From Nora Miethke
The first evaluation - a kind of audit report - of the structural change process in the coal regions shows: By far the most subsidies, the use of which the federal states can decide themselves, are being spent in the County of Görlitz fwere approved. This is also where the most projects have been approved in comparison. However, the Saxon part of the Lusatian mining region has the lowest growth rate in terms of employment development.
What follows from this was discussed on Tuesday at the 19th Lusatia Conference of the German Trade Union Confederation (DGB) discussed in Saxony. Markus Schlimbach, chairman of DGB Saxony, called for the issue of good, long-term jobs to be a focus of all structural change decisions. "The evaluations provide an opportunity to use funds more effectively in the future to create framework conditions for jobs that are subject to collective bargaining and codetermination," Schlimbach said. In Saxony in particular, he said, the funding is not sufficiently targeted. The unions are calling for more say and the establishment of "transformation advisory councils" locally and at the state level to improve participation.
According to the current Lusatia Monitor, the greatest dissatisfaction in the Lusatian coalfield is with the wage level, emphasized initiator Jörg Heidig. The survey of 1,000 residents also showed that optimism about the future is waning, especially in the 40 to 59 age group. In addition, there is a perception gap. Two out of three respondents believe that structural change is necessary, but only one in three believes that it has already started.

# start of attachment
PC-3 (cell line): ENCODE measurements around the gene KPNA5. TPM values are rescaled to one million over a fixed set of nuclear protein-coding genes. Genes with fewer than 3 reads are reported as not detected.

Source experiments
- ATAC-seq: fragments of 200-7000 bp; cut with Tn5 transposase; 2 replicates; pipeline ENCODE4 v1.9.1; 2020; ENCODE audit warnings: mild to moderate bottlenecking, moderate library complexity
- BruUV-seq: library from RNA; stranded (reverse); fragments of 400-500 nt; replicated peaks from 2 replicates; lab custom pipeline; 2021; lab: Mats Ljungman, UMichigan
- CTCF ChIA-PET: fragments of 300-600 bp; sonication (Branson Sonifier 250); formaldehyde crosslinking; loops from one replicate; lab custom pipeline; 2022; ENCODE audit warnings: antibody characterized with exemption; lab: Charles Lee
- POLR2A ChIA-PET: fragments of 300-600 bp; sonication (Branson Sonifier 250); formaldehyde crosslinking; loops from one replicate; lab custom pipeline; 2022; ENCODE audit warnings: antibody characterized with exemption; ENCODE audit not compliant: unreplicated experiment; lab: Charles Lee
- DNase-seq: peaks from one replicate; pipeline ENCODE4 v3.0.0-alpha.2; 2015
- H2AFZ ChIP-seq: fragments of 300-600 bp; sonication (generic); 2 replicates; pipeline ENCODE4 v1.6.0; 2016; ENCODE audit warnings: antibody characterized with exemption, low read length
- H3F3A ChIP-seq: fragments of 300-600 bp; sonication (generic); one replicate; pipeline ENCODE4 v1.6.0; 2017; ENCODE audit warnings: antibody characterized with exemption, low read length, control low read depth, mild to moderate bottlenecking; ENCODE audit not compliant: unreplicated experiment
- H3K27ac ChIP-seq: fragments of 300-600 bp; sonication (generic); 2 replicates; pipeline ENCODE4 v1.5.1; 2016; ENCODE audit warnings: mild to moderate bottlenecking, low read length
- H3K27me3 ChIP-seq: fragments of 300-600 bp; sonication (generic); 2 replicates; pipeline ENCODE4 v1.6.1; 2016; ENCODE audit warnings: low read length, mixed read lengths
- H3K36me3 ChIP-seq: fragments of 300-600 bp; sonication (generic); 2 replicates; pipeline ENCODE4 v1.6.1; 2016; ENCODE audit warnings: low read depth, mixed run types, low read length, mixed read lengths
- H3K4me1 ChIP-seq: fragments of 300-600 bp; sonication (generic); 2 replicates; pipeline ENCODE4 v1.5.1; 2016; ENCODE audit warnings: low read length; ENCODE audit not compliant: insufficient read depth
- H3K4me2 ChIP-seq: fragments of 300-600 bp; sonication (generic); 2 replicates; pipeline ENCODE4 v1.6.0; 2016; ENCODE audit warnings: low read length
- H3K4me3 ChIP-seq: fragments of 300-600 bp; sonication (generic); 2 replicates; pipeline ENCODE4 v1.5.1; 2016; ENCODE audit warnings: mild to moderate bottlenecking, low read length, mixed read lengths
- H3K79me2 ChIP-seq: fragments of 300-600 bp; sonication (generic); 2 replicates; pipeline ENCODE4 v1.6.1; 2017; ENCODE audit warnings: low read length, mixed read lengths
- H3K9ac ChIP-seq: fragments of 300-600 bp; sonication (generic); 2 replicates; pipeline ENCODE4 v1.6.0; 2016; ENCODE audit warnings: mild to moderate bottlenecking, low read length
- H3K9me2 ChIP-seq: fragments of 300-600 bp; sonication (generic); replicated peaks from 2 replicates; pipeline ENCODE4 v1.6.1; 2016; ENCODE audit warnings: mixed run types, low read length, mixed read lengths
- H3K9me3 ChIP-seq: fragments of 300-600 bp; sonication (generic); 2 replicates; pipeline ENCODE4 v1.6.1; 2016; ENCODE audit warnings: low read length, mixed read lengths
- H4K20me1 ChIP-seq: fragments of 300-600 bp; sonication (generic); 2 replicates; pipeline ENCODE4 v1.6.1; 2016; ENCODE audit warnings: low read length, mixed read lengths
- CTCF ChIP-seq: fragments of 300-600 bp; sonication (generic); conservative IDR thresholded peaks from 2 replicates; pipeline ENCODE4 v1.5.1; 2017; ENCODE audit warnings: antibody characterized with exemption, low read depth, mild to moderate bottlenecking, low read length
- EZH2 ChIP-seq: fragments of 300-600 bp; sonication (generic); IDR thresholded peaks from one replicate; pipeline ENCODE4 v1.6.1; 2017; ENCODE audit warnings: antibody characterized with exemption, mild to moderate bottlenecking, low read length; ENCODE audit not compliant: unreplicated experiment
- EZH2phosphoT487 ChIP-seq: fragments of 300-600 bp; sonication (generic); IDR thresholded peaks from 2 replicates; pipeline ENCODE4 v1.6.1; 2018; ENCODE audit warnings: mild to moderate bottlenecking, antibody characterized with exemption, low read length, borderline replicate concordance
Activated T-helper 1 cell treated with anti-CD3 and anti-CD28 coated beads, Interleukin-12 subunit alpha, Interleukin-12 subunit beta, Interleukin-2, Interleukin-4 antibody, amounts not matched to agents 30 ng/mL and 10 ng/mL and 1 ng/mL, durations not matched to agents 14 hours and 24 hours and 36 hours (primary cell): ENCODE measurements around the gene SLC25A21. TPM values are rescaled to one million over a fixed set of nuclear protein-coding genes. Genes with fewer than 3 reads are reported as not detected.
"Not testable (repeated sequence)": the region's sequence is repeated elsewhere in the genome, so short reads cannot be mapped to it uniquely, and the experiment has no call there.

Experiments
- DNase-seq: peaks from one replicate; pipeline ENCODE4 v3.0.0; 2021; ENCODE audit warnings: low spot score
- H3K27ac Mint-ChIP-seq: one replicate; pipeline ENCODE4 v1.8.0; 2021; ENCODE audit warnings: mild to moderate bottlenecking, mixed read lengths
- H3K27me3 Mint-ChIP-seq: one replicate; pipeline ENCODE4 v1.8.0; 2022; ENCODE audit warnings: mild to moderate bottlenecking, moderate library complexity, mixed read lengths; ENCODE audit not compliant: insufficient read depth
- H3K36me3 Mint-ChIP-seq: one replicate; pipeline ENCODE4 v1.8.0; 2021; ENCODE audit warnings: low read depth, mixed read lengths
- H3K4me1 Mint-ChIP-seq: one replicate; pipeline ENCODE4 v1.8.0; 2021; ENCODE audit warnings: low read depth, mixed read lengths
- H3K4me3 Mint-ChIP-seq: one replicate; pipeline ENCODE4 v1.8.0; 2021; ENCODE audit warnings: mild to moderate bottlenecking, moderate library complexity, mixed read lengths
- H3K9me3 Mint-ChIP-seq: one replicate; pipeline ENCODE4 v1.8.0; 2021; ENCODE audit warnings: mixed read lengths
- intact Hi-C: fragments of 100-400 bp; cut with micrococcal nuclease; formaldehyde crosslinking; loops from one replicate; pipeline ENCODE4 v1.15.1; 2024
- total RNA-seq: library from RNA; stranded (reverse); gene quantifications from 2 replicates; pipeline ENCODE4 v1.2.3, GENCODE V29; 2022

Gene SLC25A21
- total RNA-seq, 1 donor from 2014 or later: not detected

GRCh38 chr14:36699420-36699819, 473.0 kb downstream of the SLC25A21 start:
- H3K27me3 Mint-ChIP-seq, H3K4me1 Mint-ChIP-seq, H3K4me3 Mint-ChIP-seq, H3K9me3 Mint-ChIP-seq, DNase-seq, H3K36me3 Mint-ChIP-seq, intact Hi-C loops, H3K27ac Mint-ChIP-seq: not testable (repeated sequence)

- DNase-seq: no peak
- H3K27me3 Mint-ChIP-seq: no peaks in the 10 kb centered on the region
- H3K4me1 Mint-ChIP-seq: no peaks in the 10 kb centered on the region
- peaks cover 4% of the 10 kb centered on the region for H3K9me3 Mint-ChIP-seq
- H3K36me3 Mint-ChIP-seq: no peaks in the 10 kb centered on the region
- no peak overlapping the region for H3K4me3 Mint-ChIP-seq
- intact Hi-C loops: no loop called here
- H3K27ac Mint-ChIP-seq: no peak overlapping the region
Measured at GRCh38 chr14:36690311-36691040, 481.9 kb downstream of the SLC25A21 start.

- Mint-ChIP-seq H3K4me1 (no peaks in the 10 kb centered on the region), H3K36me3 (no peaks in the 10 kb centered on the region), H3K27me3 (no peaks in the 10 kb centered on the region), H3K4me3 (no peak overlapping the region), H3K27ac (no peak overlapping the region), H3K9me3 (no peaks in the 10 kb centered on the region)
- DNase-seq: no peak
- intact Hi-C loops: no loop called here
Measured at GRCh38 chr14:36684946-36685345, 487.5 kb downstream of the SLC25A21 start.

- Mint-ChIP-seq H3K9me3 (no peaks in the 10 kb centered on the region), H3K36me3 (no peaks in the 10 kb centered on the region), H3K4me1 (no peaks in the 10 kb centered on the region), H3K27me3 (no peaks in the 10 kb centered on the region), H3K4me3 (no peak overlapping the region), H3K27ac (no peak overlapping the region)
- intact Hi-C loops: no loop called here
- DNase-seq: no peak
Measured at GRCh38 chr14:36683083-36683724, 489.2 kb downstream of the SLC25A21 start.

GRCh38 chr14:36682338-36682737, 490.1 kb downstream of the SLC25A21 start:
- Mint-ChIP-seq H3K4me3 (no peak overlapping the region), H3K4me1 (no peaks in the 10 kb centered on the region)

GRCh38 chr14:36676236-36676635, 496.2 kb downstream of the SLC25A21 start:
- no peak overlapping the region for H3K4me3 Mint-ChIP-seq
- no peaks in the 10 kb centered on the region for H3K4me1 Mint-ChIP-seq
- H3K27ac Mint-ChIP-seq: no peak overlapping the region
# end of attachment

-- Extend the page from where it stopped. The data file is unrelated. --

Kretschmer: "No one in the CDU wants to form a coalition with the AfD".
According to Heidig, the real demographic problem in Lusatia is that there is too little immigration. "Lusatia has an immigration problem, not an emigration problem," says the expert. That's why the employment growth rate is also lower. But fears of right-wing populism would make potential workers shy away, emphasized Anika Noack of the Federal Institute for Research on Building, Urban Affairs and Spatial Development (BBSR) in Cottbus. Saxony Prime Minister Michael Kretschmer misses "a mindset, an attitude that it is something nice when people come to us from the outside. He vehemently rejected a young man's fear that, in light of current polls, the CDU in Saxony could form a coalition with the AfD after the next state election after all. "No one in the CDU state parliamentary group wants to form a coalition with the AfD. These polls should shake us up, we have it in our hands to prevent," said Kretschmer.
However, he added that this includes no longer shaking the 2038 date for the coal phase-out. "2038 is out of the question for me. I need this time to bring visibility to the measures," stressed Klaus Freytag, Lusatia representative of the Brandenburg state government.